3. Williams C. 2009–10: a season of enhanced surveillance, virus detection in mosquitoes and formal intelligence reports to the Health Department. Adelaide: Sansom Institute, University of South Australia; 2011.

4. Parida MM, Santhosh SR, Dash PK, Lakshmana Rao PV. Rapid and real-time assays for detection and quantification of chikungunya virus. Future Virol 2008;3(2):179–192.

5. Harrington S, Lindsay MD, Douglas A. Christmas Island and Cocos (Keeling) Islands, Indian Ocean: Mosquito fauna and mosquito-borne disease risk assessment and management recommendations. FINAL REPORT of investigations undertaken in 2007–08: Public Health Division, Western Australian Department of Health; 2009.

6. van den Hurk AF, Hall-Mendelin S, Pyke AT, Smith GA, Mackenzie JS. Vector competence of Australian mosquitoes for chikungunya virus. Vector Borne Zoonotic Dis 2010;10(5):489–495.

7. Australian Technical Advisory Group on Immunisation. The Australian Immunisation Handbook 9th edn. Canberra, Australia: National Health and Medical Research Council; 2008.

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9. Queensland Health. Dengue Fever Management Plan for North Queensland 2005–2010 Cairns, Queensland: Tropical Public Health Unit Network, Queensland Health; 2005.

10. Hanna JN, Ritchie SA, Phillips DA, Lee JM, Hills SL, van den Hurk AF, et al. Japanese encephalitis in north Queensland, Australia, 1998. Med J Aust 1999;170(11):533–536.

11. Broom AK, Azuolas J, Hueston L, Mackenzie JS, Melville L, Smith DW, et al. Australian encephalitis: Sentinel Chicken Surveillance Programme. Commun Dis Intell 2001;25(3):157–160.

12. Broom AK. Sentinel Chicken Surveillance Program in Australia, July 2002 to June 2003. Commun Dis Intell 2003;27(3):367–369.

13. Kurucz N, Whelan PI, Jacups SP, AK B, Melville LF. Rainfall, mosquito vector numbers and seroconversions in sentinel chickens to Murray Valley encephalitis virus in the Northern Territory. In: Arbovirus Research in Australia: 2005. pp. 188–192.

14. Kurucz N, Gray TJ, Burrow J, Whelan P. A confirmed case of Kunjin virus disease encephalitis acquired in rural Darwin, NT--The mosquito story. The Northern Territory Disease Control Bulletin 2010;17(4):5–10.

15. Hall RA, Broom AK, Harnett AC, Howard MJ, Mackenzie JS. Immunodominant epitopes on the NS1 protein of MVE and KUN viruses serve as targets for a blocking ELISA to detect virus-specific antibodies in sentinel animal serum. J Virol Methods 1995;51(2–3):201–210.

16. Johansen C, McFall S, Wong S, Avery V, Cashen C, Wallace M, et al. The University of Western Australia Arbovirus Surveillance and Research Laboratory Annual Report: 2009–2010: Discipline of Microbiology and Immunology, The University of Western Australia; 2010.

17. Doggett S, Clancy J, Haniotis J, Russell R, Hueston L, Marchetti M, et al. The New South Wales Arbovirus Surveillance and Mosquito Monitoring Program 2003–2004 Annual Report: Medical Entomology Department, Institute of Clinical Pathology and Medical Research, University of Sydney and Westmead Hospital; 2004.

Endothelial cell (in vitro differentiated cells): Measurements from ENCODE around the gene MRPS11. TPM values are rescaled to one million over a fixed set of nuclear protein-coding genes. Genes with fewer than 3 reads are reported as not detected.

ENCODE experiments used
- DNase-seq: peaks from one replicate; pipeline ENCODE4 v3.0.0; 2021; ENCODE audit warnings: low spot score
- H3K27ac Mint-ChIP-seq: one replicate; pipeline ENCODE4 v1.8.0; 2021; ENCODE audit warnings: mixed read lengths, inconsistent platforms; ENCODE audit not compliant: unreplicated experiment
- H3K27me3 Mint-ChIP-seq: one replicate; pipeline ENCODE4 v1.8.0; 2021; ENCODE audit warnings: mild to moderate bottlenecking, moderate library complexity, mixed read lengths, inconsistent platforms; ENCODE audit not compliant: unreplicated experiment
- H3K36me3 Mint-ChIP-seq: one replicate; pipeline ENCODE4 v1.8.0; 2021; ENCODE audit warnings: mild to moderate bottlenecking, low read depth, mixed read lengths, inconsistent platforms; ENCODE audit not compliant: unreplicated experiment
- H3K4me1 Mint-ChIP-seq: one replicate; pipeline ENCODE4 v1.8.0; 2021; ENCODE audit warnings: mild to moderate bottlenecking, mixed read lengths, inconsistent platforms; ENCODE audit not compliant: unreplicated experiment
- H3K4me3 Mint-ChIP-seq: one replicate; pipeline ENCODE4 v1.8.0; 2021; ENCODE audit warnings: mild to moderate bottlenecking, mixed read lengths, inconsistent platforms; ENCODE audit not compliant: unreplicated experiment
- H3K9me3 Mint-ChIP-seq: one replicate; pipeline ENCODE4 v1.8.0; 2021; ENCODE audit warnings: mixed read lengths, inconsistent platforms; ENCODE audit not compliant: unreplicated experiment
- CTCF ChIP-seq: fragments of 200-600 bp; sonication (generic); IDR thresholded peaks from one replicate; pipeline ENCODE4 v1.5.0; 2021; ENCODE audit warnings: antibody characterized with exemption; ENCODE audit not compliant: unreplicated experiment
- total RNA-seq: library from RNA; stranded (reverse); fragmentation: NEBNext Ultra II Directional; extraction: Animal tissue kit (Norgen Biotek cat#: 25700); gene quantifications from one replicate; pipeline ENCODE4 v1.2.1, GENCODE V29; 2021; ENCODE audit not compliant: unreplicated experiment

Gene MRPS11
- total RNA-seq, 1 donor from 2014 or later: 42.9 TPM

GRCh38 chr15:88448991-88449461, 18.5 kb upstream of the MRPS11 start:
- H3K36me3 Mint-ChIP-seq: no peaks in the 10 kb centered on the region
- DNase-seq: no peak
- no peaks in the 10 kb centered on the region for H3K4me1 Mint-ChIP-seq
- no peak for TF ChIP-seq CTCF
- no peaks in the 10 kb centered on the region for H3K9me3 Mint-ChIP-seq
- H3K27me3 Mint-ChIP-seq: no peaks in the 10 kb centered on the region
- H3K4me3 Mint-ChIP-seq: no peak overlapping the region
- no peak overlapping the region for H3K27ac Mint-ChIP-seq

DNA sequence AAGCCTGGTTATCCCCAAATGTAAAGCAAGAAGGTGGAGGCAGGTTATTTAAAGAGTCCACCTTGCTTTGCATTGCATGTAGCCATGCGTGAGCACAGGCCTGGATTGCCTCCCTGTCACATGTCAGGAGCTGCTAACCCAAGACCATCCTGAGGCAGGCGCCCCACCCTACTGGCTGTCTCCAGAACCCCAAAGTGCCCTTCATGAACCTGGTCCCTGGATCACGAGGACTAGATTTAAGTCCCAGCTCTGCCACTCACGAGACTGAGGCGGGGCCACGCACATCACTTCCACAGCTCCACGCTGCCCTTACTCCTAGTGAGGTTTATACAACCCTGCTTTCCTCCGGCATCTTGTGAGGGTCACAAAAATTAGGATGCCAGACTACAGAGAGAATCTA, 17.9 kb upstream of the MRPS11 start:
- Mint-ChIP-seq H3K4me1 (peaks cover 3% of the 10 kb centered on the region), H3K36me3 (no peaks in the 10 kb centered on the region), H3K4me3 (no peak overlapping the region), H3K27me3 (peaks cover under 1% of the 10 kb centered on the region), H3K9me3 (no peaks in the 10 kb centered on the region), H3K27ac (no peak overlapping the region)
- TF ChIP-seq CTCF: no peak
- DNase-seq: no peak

18. Heymann D, ed. Control of Communicable Diseases Manual. 18th edn. Washington: American Public Health Association; 2004.

19. Cox-Singh J, Davis TM, Lee KS, Shamsul SS, Matusop A, Ratnam S, et al. Plasmodium knowlesi malaria in humans is widely distributed and potentially life threatening. Clin Infect Dis 2008;46(2):165–171.

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20. Sweeny A, Beard F. Queensland Health Notifiable Diseases Report 2002–2006. Brisbane: Communicable Diseases Branch, Brisbane: Queensland Health; 2009

21. Hanna JN, Ritchie SA, Eisen DP, Cooper RD, Brookes DL, Montgomery BL. An outbreak of Plasmodium vivax malaria in Far North Queensland, 2002. Med J Aust 2004;180(1):24–28.

22. Animal Health Australia. National Arbovirus Monitoring Program Annual Report 2008–2009. Canberra: Animal Health Australia; 2010.

23. Animal Health Australia. Animal Health in Australia 2008. Canberra, Australia; 2009.

24. Ritchie SA, Moore P, Carruthers M, Williams C, Montgomery B, Foley P, et al. Discovery of a widespread infestation of Aedes albopictus in the Torres Strait, Australia. J Am Mosq Control Assoc 2006;22(3):358–365.

25. Queensland Health. Aedes albopictus elimination program in the Torres Strait: Report for the period 1 July 2007–30 June 2008; 2009.

26. Australian Government Department of Health and Ageing. Portfolio budget statements 2009–10: Budget related paper No. 1.10; 2009.

27. Figtree M, Lee R, Bain L, Kennedy T, Mackertich S, Urban M, et al. Plasmodium knowlesi in Human, Indonesian Borneo. Emerg Infect Dis 2010;16(4):672–674.

28. Hanna JN, Ritchie SA. Outbreaks of dengue in north Queensland, 1990–2008. Commun Dis Intell 2009;33(1):32–33.

29. Hanna JN, Ritchie SA, Hills SL, Pyke AT, Montgomery BL, Richards AR, et al. Dengue in north Queensland, 2002. Commun Dis Intell 2003;27(3):384–389.

30. Regional Office for South-East Asia and the Western Pacific WHO. The Dengue Strategic Plan for the Asia Pacific Region, 2008–2015. New Delhi; 2008.

31. Public Health Laboratory Network laboratory case definition for arbovirus and flavivirus. Accessed on March 2012. Available from: http://www.health.gov.au/internet/main/publishing.nsf/Content/cda-phlncd-flavivirus.htm

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This issue - Vol 36 No 1, March 2012

Communicable Diseases Intelligence